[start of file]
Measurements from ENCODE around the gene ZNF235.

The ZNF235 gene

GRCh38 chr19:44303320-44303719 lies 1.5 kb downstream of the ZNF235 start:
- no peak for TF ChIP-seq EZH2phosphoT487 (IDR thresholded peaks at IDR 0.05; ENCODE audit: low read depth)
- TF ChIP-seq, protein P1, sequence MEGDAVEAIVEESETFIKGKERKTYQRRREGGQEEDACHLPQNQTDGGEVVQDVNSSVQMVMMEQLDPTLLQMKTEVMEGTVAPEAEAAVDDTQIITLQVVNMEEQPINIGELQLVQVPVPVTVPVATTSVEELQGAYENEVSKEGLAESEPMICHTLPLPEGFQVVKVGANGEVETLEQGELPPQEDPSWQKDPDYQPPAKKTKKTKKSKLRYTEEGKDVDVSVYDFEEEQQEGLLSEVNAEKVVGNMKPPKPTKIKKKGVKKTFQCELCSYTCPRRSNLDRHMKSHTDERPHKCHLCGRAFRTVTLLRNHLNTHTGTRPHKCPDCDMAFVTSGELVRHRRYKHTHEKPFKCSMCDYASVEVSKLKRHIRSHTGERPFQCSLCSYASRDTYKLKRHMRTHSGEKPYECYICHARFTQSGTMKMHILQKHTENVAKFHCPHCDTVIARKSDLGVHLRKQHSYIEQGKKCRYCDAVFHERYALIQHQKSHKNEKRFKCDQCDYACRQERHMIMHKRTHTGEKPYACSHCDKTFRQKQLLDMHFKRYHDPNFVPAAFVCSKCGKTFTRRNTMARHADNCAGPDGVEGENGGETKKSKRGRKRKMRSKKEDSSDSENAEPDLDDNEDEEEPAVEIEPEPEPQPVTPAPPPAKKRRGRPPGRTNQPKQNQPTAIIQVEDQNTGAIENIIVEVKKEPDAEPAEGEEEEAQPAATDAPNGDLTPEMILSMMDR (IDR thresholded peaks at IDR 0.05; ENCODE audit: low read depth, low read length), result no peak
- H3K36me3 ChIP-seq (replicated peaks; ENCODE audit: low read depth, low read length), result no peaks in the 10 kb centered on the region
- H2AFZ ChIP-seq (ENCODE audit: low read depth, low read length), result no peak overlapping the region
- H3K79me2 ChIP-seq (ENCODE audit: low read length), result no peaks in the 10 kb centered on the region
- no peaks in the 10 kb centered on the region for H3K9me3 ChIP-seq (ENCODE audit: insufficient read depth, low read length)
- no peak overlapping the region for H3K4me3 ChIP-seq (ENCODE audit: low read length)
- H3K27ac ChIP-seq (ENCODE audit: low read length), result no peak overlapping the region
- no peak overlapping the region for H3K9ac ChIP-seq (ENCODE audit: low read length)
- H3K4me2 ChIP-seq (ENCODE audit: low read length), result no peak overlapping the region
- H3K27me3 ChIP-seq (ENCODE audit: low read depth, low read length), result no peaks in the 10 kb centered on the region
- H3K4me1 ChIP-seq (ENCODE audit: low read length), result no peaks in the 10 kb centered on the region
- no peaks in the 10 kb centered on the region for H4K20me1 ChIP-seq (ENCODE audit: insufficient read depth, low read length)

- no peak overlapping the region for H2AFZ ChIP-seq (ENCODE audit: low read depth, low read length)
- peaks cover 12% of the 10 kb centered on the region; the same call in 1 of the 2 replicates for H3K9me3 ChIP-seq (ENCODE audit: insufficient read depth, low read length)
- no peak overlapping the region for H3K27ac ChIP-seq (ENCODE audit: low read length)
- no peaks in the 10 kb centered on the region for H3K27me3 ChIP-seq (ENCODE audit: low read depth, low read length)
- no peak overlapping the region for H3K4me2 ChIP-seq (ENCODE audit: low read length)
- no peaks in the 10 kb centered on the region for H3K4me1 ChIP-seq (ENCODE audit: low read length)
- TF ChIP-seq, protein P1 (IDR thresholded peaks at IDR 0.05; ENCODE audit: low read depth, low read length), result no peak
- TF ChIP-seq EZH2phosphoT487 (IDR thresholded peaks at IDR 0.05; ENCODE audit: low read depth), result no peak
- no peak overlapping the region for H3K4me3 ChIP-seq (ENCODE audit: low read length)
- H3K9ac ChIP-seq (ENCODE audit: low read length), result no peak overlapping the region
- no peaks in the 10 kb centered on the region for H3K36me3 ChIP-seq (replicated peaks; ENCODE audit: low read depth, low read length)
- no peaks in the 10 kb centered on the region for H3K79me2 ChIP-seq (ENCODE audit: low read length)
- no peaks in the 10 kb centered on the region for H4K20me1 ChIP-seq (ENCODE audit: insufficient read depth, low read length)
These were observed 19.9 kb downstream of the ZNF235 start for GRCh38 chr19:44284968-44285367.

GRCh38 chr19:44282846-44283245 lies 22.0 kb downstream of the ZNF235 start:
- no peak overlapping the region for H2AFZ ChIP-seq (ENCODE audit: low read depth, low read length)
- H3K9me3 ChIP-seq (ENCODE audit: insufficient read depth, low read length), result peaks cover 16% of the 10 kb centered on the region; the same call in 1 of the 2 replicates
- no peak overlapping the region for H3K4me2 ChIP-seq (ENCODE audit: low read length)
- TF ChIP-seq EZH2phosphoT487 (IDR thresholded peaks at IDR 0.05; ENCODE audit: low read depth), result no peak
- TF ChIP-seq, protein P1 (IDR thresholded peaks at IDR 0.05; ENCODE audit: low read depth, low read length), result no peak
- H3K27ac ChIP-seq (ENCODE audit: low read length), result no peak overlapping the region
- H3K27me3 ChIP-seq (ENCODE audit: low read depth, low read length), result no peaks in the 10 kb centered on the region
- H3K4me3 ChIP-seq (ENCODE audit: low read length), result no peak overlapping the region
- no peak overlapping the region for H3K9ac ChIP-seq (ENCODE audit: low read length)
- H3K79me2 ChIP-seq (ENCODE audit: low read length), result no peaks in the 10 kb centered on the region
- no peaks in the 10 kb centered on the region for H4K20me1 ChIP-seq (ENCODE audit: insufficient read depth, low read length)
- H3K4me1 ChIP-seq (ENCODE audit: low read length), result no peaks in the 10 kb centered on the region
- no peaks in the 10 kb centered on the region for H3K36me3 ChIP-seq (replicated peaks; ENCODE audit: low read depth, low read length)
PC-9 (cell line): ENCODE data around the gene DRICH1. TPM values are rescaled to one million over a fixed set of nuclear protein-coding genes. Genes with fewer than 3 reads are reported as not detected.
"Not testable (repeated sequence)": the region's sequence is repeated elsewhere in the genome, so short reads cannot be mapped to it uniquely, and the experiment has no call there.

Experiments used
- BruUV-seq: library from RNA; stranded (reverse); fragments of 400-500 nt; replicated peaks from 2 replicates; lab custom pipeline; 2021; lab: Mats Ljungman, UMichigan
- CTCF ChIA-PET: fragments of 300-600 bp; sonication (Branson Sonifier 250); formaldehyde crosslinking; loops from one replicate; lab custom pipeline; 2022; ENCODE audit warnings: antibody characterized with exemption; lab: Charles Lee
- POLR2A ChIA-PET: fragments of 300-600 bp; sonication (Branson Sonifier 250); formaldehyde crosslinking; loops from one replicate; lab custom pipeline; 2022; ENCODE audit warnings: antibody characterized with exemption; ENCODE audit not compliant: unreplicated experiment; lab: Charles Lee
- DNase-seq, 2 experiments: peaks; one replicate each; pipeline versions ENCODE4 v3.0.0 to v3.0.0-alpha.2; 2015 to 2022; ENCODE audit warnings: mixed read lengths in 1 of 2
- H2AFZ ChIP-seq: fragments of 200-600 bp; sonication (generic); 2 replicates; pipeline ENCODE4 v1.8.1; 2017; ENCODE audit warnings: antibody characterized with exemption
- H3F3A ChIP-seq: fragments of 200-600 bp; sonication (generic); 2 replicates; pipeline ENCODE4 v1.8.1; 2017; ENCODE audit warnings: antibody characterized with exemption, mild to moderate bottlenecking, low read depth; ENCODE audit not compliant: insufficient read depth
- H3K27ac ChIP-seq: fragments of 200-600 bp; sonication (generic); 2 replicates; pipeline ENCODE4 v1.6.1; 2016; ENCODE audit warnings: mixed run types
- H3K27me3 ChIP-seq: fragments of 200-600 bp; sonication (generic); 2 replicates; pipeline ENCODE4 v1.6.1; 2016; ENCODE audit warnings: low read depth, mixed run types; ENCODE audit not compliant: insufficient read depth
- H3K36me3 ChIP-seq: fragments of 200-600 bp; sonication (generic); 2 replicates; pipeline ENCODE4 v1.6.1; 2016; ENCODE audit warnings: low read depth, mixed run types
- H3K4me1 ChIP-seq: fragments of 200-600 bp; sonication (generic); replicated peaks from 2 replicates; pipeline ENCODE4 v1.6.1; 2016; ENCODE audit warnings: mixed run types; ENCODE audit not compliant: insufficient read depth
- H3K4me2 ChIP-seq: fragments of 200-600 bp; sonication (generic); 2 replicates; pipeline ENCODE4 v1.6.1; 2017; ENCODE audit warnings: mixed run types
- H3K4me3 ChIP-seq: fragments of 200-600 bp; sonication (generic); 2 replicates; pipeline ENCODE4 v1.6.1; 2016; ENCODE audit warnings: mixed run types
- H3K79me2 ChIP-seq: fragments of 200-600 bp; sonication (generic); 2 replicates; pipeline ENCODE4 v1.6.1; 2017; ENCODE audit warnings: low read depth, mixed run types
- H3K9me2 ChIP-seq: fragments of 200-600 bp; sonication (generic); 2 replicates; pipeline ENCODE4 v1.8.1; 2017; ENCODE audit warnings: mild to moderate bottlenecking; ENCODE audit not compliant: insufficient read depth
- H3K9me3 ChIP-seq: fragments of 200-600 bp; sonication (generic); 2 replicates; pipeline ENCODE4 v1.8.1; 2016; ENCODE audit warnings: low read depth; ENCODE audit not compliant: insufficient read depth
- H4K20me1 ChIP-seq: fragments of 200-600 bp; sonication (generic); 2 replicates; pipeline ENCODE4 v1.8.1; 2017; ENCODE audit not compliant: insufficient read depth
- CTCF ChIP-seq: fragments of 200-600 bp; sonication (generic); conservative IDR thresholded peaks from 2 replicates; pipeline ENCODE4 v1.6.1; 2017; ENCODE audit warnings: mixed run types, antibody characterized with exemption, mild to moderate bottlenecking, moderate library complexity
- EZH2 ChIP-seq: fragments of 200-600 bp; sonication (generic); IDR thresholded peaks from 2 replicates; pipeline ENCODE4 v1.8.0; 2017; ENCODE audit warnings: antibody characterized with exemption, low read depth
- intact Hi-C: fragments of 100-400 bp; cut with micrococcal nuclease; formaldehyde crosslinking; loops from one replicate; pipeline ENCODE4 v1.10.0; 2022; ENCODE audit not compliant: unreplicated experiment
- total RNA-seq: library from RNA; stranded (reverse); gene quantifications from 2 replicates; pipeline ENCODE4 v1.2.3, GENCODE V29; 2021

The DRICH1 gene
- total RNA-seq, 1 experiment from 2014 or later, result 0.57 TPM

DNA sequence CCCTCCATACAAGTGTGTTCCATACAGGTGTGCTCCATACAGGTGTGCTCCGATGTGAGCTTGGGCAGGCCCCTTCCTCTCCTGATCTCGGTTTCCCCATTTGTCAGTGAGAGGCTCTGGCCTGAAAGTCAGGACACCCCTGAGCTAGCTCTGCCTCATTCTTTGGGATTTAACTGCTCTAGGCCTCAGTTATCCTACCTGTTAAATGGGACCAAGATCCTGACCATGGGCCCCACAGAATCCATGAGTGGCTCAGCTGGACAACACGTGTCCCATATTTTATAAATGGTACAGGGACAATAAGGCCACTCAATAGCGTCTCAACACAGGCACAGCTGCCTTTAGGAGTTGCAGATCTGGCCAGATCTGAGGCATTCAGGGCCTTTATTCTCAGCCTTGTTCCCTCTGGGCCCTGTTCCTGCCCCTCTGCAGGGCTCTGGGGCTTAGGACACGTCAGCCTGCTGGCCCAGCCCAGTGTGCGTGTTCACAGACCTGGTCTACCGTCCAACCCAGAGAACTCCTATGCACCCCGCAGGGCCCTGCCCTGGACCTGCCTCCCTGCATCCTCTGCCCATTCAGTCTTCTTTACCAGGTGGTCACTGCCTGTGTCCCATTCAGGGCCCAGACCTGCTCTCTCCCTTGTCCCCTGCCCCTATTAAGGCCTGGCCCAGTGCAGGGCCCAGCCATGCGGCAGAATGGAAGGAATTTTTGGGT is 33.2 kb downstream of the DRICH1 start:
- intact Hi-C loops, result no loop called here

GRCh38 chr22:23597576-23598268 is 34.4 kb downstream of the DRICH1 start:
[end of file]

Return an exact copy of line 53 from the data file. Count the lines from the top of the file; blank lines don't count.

- H3F3A ChIP-seq: fragments of 200-600 bp; sonication (generic); 2 replicates; pipeline ENCODE4 v1.8.1; 2017; ENCODE audit warnings: antibody characterized with exemption, mild to moderate bottlenecking, low read depth; ENCODE audit not compliant: insufficient read depth